As media morphs and fragments, and as content creators become more adept at maximizing the reach of their content across platforms, the basic business model is changing for advertisers. Mindshare has embarked on an ambitious and fascinating study on the emerging Media Multiverse and how consumer usage is impacting the major entertainment franchises.
According to Mindshare's press release, the Media Multiverse is “the industry shift towards franchises that live across a mosaic of platforms and away from linear storytelling on one channel." The study examined 35 of the most popular properties to ascertain their power and their impact on brands.
I recently discussed their findings with Joe Maceda, Managing Director, Invention Studio Lead, Mindshare North America.
Charlene Weisler: Why do this study?
Joe Maceda: We noticed that more and more franchises were building extensions across multiple channels and platforms and taking up more of consumers’ time. We think that is indicative of the entertainment companies focusing more on audience depth rather than audience reach. By depth we mean the ability to get a core group of fans so interested that they will follow your franchise wherever you take it in terms of channel and whatever format. Recognizing that, we thought it was important for us to understand who those biggest players are that have the most power when it comes to cultivating those audiences and inviting them into those franchise extensions.
Weisler: The study indicates that the biggest companies have the greatest resonance.
Maceda: Yes. Those who have managed to cultivate a brand in a way that is consistent, such as Pixar and Marvel; those who have an air of special-ness, especially those who are able to extend it from the theater to the TV format and eventually into more extensive digital formats.
Weisler: What do you see as the future for advertisers in the Media Multiverse?
Maceda: Advertisers need to think about the ecosystem of the major franchises. If you have a core group of millions of fans who are engaging with a franchise in eight to twelve different formats over the course of time, there are implications as to how we message when there are advertising opportunities. Further down the line, as it gets more ad-free, brands and advertisers might think about flipping the script entirely and becoming entities that help create and become partners to create more buy-side content and unique experiences to become an entry point into some of these franchises or revive previously dormant franchises.
Weisler: How immersive do you see it all getting?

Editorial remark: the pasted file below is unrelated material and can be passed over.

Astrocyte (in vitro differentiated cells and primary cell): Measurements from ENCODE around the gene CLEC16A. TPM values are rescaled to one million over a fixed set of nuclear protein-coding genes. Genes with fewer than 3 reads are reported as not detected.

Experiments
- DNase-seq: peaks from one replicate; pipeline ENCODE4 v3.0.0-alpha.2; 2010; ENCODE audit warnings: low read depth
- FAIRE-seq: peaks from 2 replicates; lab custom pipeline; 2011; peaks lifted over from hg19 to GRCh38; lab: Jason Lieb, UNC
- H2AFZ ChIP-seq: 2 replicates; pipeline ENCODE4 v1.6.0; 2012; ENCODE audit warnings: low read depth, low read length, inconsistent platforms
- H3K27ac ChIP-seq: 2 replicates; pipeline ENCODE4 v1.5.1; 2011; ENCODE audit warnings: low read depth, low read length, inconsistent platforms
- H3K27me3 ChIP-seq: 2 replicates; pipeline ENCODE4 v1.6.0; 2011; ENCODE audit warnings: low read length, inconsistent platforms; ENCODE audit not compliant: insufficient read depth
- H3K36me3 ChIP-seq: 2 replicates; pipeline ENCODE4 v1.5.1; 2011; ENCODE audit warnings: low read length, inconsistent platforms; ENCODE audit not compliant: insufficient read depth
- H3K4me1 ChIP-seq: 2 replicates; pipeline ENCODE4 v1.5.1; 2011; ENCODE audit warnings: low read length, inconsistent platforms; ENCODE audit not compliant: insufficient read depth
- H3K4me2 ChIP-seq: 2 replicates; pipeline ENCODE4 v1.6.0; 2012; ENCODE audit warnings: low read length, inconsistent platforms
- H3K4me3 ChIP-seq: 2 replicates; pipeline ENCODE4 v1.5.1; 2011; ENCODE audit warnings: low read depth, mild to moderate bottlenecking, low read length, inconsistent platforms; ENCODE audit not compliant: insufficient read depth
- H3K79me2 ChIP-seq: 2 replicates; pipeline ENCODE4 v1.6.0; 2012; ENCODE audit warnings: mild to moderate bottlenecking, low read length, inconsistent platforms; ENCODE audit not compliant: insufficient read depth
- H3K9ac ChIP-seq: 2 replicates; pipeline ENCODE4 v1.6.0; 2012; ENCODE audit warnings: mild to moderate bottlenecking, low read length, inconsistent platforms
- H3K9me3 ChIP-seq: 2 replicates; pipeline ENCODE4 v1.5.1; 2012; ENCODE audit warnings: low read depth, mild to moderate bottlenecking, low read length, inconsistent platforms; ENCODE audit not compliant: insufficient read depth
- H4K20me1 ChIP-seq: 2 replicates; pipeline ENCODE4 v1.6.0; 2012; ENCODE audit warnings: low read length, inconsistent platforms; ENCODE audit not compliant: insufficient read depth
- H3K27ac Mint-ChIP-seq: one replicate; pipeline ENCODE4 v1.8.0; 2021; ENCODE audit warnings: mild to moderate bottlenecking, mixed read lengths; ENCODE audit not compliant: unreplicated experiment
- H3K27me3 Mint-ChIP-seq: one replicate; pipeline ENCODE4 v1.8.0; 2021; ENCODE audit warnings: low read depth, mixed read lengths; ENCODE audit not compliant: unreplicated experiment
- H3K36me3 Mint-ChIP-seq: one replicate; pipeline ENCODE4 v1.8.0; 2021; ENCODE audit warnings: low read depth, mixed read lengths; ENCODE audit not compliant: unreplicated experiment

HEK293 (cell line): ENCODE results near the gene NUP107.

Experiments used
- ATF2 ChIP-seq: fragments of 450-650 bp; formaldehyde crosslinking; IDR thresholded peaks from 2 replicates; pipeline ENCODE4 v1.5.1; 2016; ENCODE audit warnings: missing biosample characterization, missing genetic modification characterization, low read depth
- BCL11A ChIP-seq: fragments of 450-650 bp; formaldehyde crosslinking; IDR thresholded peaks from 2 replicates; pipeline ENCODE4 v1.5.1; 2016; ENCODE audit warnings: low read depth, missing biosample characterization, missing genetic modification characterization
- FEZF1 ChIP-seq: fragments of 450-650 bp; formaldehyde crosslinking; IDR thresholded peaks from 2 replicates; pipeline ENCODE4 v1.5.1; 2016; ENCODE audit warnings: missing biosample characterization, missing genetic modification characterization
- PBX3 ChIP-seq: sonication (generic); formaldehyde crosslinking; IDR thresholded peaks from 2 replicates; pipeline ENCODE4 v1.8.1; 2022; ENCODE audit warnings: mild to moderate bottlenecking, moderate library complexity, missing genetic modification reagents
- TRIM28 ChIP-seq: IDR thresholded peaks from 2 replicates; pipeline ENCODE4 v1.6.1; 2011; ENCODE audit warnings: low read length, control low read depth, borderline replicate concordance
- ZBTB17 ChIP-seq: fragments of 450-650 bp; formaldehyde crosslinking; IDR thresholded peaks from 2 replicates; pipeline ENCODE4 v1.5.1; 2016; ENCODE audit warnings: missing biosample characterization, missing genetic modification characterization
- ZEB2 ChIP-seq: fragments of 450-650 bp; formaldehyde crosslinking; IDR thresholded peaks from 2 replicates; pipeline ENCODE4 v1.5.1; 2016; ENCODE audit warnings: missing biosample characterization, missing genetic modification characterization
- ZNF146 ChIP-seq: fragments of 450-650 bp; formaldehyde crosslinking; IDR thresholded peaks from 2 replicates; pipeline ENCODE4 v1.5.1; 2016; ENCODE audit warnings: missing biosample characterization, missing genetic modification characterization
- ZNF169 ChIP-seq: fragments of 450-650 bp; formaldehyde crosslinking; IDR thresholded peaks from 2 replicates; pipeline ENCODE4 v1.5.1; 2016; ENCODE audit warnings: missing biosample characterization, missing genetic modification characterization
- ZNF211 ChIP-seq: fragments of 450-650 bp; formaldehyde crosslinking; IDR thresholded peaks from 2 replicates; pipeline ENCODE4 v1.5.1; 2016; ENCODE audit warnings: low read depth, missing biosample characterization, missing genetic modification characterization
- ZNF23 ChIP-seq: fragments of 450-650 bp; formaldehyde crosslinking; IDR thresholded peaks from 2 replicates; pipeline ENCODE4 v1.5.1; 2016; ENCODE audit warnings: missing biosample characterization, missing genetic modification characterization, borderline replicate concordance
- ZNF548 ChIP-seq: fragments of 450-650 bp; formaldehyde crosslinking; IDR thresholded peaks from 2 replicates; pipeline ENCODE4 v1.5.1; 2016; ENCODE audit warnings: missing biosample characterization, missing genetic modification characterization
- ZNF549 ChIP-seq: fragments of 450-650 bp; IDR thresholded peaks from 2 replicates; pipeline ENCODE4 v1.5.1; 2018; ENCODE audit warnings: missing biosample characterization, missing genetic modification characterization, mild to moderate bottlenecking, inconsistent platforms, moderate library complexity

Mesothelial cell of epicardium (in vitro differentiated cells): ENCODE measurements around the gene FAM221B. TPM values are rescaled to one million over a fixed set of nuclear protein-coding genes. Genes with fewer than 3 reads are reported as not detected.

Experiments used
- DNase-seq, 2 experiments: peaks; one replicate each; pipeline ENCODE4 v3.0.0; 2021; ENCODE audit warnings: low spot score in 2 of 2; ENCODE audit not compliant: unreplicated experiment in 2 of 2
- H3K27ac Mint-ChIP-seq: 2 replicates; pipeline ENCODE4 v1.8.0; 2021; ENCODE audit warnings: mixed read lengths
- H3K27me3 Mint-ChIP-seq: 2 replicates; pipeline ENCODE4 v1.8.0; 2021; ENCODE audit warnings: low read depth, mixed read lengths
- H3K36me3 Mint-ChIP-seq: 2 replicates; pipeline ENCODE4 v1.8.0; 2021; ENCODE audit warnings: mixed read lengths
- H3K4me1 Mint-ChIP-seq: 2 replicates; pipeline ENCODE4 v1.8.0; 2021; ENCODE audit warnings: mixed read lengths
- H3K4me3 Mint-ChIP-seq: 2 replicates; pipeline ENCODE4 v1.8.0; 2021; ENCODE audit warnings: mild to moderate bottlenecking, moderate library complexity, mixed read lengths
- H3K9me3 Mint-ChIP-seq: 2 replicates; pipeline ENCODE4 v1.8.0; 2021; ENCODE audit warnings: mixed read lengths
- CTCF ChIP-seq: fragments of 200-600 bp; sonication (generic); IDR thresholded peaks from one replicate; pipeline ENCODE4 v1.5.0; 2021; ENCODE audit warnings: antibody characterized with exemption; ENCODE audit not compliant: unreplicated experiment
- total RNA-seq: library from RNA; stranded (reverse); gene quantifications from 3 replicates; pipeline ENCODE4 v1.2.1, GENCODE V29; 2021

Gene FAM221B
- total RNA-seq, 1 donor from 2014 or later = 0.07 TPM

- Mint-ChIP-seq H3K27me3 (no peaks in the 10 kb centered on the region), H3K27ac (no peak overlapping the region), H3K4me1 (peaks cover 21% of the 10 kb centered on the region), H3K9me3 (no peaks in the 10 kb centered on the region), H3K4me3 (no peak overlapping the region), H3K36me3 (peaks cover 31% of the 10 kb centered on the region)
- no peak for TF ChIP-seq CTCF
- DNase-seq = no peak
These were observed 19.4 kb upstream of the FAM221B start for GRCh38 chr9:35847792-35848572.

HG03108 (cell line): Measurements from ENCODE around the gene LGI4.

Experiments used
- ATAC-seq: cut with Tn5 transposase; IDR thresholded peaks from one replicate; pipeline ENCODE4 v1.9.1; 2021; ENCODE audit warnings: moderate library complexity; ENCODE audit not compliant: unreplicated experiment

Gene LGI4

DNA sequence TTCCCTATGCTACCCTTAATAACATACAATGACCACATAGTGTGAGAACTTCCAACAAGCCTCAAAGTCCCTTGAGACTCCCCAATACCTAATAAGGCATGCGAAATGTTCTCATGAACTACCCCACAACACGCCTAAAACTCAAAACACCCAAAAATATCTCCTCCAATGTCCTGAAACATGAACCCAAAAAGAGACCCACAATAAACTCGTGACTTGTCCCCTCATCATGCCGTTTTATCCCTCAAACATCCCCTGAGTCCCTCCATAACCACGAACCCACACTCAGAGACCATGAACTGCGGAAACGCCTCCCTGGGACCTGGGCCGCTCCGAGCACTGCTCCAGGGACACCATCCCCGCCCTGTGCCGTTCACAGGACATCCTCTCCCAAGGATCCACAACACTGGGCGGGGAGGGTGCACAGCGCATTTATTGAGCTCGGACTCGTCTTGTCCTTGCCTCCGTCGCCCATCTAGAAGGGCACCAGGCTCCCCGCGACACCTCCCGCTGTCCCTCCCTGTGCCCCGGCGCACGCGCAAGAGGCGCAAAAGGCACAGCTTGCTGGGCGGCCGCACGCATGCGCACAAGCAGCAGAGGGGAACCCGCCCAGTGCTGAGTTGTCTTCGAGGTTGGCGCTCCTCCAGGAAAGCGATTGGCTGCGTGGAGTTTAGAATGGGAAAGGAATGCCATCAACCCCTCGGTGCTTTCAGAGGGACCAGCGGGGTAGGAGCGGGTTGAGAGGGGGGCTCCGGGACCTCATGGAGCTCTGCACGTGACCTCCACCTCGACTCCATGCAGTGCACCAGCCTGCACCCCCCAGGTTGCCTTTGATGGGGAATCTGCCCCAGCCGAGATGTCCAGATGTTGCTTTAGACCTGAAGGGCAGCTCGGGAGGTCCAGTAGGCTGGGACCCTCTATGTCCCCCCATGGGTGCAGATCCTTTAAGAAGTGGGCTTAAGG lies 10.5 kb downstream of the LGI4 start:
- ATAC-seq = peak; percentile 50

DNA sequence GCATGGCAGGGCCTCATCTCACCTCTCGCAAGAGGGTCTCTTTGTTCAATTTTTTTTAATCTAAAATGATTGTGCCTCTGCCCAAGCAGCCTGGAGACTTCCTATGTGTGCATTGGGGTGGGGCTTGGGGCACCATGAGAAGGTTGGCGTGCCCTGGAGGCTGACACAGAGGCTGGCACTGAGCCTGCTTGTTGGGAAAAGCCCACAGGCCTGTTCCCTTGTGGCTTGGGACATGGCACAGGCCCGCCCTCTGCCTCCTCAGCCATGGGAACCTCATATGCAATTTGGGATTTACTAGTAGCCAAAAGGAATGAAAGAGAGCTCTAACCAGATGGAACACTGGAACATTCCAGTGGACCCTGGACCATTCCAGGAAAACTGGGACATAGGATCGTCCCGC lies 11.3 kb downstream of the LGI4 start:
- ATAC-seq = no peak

Maceda: I like to think about immersive as less about the formats of the content itself (like whether it is AR or VR) and more in terms of how deeply a fan of that franchise can engage. I think it will be fully immersive to the point that it might not be linear at all anymore. For example, more and more movie releases are accompanied by real world experiences that partly promote the property itself but are also an extension of the property.
Weisler: Were any of the results surprising to you?
Maceda: We were somewhat surprised at how powerful Game of Thrones is given that its heritage is fairly deep in the fantasy genre. To date, the existence of Game of Thrones is only on premium pay cable, so it is entirely behind a paywall. But it is the franchise that most people want the most of (54% want to experience more GoT). So we are seeing the birth of a mega-franchise here which we haven’t seen since Harry Potter 20 years ago. If this follows, we would expect to see, in 10 or 15 years, multiple iterations or extensions of the story in terms of video content. We can almost be certain that there will be theme park extensions and other real-world experiences as well as continuation in the written format and the emerging formats.
Weisler: How would advertisers know about which content has the greatest resonance, such as a Breaking Bad?
Maceda: What we found from our study is the very first thing is whether people want to talk about the content after consuming it because that is a major indicator of how much more they want to experience it. So, the more someone talks about it, the more we can assume they want to enter into that world and consume more deeply. Breaking Bad is a great example in that it was never created to be a great franchise but at the same time it captured people in a way that almost required giving them more. I don’t know if you can set out to create or identify resonant content at the start but that initial reaction and the way fans engage once it starts to take off is the biggest indicator.
Weisler: What are the next steps for this study?
Maceda: We plan to make this an annual study. I am very excited to see what year two looks like as more and more of these franchises continue to build out their fan bases and their formats. We anticipate that, as we looked at 35 properties this year, we might remove some and add some more. I am most excited to see, as with Game of Thrones, the trajectory and the velocity of some of these franchises as time goes on. We in the Invention Studio are using the study for brainstorming techniques. We want to identify what types of ideas we can bring to partnerships with these franchises and understand all of the ways people are engaging in these properties. Our Spotlight Team uses this data to identify which formats and platforms are most powerful for our consumers.
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